So then we thought, well, Steen's blanket is almost too large for him. Maybe he can use the smaller one.


It was a little small on him too.

So, we gave up on the blanket and I hopped on Steen bareback in the indoor. He was very responsive in his old way - doing everything perfectly (including backing) as long as I didn't ask him to stop. I didn't ride for long though, because there was more heavy machinery moving around outside and although he calmed down over the course of the ride, I'm in the jittery stage after a bad fall. He felt like he just might spook at any second and I really didn't feel like dealing with that.

After I rode Steen I decided Bear also need some exercise.  I almost just worked him on the line for a while, but then I decided I should really get to know him a bit better. Brian gave me a leg up and I had my first bareback experience on Bear.


I felt good on him. He is really a sweet horse, with a good, solid foundation of training. His sort of overall feel is very different from Steen's, but he is surprisingly responsive and supple for his age and demeanor, and he was great for me. I slightly overbalanced a couple times because he actually stops when you say "woah." I'm not used to that.  :)

Monday, November 15, 2010

Birthday Ride

Today I told my clients I had late morning "meetings" and headed to the barn for a birthday ride.  I actually hadn't gone out alone for a very long time, and I was feeling excited about the prospect of a mellow indoor ride on Steen.


Everything was quiet in the pasture when I arrived.  Steen's weight has so far held steady as temps have slowly dropped, so I am hopeful I won't see the weight-plummeting phenomenon he's undergone the last two winters.

Plus, yesterday Brian and I helped erect a not at all pretty but highly effective wind-barrier in the pasture, which should further help prevent him burning all his fat off trying to stay warm.


I took Steen indoors and at first he was a bit antsy because I had a sprinkler set out in the indoor arena to get the sand a bit damp before we started to ride.  He settled down once I turned it off and let him go sniff it though.  I groomed him and put his bridle on and climbed aboard.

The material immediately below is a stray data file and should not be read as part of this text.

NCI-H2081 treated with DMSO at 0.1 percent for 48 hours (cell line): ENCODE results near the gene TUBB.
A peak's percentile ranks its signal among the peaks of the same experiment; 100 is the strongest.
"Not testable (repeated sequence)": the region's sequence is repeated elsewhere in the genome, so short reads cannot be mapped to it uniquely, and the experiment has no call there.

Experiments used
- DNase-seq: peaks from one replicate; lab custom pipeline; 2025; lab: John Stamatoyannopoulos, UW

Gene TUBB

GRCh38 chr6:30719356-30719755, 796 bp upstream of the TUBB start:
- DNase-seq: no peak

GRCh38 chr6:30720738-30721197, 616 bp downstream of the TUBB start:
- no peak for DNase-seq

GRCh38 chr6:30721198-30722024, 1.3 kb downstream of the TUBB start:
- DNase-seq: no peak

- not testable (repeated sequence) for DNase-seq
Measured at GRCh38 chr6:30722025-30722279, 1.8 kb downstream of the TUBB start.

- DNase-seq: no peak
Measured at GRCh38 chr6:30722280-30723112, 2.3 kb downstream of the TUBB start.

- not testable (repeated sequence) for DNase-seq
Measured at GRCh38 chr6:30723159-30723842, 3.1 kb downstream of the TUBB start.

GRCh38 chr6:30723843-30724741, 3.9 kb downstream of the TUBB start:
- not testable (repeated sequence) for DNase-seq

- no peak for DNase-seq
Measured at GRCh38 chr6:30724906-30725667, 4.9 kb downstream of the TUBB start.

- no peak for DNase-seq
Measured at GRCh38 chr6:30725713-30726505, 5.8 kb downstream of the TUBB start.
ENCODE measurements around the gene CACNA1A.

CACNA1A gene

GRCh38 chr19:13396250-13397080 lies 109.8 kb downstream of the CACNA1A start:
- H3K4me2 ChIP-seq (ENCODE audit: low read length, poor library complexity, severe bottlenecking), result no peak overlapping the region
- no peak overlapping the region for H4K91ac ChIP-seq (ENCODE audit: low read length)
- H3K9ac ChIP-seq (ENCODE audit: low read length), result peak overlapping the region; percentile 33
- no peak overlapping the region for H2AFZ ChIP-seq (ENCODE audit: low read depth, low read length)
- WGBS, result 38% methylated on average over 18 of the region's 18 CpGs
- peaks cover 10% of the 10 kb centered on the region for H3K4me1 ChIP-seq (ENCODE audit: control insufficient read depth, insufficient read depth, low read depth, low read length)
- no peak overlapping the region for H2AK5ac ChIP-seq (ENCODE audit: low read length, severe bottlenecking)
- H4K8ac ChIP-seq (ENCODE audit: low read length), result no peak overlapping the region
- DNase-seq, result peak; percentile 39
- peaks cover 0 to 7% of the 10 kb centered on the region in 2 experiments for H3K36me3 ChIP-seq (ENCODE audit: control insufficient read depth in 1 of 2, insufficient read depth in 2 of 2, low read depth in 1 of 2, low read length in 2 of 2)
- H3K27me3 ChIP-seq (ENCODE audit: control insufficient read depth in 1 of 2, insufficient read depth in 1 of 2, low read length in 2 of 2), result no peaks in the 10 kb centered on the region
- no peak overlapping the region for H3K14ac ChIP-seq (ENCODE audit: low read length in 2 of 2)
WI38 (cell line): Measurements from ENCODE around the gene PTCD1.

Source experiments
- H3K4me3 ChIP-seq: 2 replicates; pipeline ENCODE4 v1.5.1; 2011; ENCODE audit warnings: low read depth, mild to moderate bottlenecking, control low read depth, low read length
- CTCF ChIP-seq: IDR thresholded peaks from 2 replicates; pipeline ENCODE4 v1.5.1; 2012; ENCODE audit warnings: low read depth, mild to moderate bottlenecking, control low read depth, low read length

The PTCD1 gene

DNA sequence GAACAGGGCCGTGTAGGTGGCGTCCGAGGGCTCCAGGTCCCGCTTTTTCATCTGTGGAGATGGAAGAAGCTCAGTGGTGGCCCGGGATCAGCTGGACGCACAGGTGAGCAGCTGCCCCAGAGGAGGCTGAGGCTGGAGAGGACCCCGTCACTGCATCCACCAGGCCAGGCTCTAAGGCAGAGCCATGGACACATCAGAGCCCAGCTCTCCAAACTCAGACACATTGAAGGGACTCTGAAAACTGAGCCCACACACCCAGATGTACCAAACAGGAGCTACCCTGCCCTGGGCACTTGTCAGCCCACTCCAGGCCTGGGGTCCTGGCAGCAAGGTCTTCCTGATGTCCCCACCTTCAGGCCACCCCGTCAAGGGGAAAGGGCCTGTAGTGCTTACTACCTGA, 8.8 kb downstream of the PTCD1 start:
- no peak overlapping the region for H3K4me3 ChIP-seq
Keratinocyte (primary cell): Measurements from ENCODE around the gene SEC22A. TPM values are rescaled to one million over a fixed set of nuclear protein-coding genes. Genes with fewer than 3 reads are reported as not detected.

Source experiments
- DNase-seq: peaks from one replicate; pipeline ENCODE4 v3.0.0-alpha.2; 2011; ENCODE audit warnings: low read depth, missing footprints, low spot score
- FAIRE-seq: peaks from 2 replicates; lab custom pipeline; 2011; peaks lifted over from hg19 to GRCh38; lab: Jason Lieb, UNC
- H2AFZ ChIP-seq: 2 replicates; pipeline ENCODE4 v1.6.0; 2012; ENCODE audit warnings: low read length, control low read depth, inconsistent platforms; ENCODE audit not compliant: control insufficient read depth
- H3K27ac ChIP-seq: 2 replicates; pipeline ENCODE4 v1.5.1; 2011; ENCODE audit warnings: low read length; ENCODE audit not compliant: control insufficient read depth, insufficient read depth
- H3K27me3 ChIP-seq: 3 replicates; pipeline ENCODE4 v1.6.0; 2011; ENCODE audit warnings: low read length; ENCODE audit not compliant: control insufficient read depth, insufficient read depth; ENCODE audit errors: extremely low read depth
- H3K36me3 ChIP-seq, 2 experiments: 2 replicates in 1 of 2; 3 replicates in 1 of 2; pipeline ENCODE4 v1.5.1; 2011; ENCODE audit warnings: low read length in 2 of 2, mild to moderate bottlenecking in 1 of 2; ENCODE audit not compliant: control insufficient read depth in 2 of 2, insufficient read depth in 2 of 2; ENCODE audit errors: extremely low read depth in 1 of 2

I hadn't ridden indoors in quite some time, and it was nice.  Steen never spooked or jumped or snorted.  We rode for half an hour, working mostly at the trot.  He was very well-behaved.  Afterwards he even let me take a photo of us holding the camera at arm's length.  It turned our horribly, but it's still kind of funny.


After I put Steen back outside, I brought Bear in.  I didn't do much with him - just a little groundwork and then gave him some chopped hay.  He was really good with everything.  He is such a thinker, it's really different to work with him than Steen.  Steen's typical response to anything is to fidget or shift or move.  Bear always thinks things through before moving and sometimes it might look like he's not responding.  However, as I asked him for various maneuvers, he would always get it right if I just gave him some time to mull over my request.

So, it was great to have an easy, positive day with our two boys.  Hopefully I can stay motivated as winter truly rolls in.

Saturday, November 13, 2010

Pearly Whites

Steen usually gets his teeth floated in the fall, and yesterday I got an email from our barn's owner, saying our vet was coming out to do teeth today, and would we like to be included? When Bear got his vet check a couple months ago, the vet's one comment was that he would need his teeth done soon. So, we put both our guys on the list.